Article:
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That sign’s missing an apostrophe.

My friends and I can’t help but point out when a road or store sign, etc., is missing a grammatical marker of possession. I’m sure everyone has driven past a sign and thought to themselves, “Hmm… Why doesn’t that look right — wait — shouldn’t it say…” succeeded by minutes or hours of reflecting on the rules and guidelines of the English language.

Well, kids, the world may — or may not — be as stupid as we thought (link to original page & contents follow):
“Apostrophes suggesting possession or association are not to be used within the body of a proper geographic name (Henrys Fork: not Henry’s Fork). The word or words that form a geographic name change their connotative function and together become a single denotative unit. They change from words having specific dictionary meaning to fixed labels used to refer to geographic entities. The need to imply possession or association no longer exists. Thus, we write ‘Jamestown’ instead of ‘James’ town’ or even ‘Richardsons Creek’ instead of ‘Richard’s son’s creek.’ The whole name can be made possessive or associative with an apostrophe at the end as in ‘Rogers Point’s rocky shore.’ Apostrophes may be used within the body of a geographic name to denote a missing letter (Lake O’ the Woods) or when they normally exist in a surname used as part of a geographic name (O’Malley Hollow).”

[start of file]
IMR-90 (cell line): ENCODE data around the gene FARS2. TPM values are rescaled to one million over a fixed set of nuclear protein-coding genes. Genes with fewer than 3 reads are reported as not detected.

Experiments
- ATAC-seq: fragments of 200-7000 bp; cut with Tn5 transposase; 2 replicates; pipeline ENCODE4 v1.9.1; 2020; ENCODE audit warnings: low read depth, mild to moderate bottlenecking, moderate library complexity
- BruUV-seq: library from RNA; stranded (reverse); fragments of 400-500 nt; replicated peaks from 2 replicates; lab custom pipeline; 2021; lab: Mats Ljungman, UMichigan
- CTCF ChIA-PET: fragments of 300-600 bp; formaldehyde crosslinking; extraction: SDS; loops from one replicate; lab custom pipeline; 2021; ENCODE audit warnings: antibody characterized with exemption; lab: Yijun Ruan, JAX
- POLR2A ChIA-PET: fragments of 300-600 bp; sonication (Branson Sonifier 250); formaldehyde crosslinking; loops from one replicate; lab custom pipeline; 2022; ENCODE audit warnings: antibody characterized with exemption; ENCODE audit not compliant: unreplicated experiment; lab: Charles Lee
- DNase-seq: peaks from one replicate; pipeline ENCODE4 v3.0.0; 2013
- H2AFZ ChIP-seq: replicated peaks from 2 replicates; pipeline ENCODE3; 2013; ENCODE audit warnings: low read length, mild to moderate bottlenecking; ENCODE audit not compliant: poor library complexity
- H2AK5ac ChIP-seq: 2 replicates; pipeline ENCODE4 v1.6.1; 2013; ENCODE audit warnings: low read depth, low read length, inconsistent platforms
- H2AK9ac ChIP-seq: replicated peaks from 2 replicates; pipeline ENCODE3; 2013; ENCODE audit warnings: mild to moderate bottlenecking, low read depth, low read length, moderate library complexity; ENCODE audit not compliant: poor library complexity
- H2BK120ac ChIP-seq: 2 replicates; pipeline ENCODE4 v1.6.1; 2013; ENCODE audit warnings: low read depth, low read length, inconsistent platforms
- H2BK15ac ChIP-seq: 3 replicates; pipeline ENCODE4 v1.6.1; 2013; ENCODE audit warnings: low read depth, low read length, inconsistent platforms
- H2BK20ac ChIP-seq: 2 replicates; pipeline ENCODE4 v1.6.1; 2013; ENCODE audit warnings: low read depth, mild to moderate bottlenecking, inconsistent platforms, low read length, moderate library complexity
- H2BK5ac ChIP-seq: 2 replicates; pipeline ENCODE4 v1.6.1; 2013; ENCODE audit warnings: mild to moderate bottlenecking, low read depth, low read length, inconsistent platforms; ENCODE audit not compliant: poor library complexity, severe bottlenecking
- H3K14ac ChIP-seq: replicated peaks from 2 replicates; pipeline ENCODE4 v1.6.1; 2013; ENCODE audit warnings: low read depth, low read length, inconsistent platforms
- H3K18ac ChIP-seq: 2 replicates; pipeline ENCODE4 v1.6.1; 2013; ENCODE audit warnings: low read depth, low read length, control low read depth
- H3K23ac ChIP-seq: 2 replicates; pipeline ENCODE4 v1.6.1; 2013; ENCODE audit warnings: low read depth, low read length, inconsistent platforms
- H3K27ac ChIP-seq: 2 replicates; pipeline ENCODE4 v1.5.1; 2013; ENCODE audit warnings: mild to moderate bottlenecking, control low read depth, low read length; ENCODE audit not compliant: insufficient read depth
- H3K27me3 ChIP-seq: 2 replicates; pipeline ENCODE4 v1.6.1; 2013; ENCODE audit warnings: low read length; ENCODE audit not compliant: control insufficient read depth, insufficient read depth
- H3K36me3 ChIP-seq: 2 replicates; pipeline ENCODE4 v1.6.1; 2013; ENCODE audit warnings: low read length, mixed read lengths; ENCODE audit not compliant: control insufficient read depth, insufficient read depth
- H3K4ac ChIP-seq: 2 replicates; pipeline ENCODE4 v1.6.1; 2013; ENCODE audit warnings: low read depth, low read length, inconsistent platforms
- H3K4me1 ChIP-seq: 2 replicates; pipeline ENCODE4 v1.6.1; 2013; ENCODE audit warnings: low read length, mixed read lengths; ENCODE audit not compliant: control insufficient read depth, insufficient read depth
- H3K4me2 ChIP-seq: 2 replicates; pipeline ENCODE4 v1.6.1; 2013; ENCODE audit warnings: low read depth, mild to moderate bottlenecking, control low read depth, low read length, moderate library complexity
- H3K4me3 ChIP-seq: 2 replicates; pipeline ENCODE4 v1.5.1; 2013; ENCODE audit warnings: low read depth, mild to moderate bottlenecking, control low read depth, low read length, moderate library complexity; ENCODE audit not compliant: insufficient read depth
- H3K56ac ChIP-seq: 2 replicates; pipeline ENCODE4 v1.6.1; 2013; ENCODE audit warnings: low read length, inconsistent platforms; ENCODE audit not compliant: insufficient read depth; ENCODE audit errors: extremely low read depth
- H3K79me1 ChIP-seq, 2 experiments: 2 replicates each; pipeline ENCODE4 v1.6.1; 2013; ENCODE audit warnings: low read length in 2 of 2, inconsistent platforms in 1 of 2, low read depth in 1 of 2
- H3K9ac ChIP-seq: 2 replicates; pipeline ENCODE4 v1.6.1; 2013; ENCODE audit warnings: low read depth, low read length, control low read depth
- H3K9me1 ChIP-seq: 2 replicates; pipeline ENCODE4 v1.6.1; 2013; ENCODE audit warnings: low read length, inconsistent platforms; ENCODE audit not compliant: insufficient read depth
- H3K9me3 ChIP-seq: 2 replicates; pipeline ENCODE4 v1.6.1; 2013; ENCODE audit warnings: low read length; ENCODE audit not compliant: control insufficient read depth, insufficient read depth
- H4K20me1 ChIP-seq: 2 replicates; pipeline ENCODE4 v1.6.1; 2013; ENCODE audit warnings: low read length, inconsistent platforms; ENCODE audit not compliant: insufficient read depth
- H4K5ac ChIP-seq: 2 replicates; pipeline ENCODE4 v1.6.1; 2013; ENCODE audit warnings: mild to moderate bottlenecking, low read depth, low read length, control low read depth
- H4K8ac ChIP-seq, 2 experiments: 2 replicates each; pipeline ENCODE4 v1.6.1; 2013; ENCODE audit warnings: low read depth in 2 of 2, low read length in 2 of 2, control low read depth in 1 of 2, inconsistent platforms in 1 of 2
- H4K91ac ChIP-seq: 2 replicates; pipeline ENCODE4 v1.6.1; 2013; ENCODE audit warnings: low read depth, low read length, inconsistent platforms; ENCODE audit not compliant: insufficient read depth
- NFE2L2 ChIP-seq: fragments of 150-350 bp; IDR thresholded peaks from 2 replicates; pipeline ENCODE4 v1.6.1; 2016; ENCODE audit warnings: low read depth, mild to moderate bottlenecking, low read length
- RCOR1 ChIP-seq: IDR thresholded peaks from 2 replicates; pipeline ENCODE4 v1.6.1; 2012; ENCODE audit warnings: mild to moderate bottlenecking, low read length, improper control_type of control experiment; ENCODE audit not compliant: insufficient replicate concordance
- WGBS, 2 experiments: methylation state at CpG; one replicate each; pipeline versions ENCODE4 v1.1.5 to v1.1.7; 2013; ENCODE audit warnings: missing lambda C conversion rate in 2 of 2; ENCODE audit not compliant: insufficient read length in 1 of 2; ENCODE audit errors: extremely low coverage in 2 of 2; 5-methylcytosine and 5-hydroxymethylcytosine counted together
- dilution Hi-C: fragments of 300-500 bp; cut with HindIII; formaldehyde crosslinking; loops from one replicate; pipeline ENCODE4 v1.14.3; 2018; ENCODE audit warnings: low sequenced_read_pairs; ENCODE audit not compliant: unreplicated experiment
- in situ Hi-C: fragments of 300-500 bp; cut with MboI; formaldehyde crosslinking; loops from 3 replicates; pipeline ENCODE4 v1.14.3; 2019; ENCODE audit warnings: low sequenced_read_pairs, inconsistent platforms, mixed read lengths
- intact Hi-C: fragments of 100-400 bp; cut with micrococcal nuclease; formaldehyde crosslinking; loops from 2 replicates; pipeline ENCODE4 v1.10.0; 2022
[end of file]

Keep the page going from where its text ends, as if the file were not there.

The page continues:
One response

  1. The Yo

    ***forgot to include source file. Next update, look for a “files an docs” page on blog home.

    April.1.11 at

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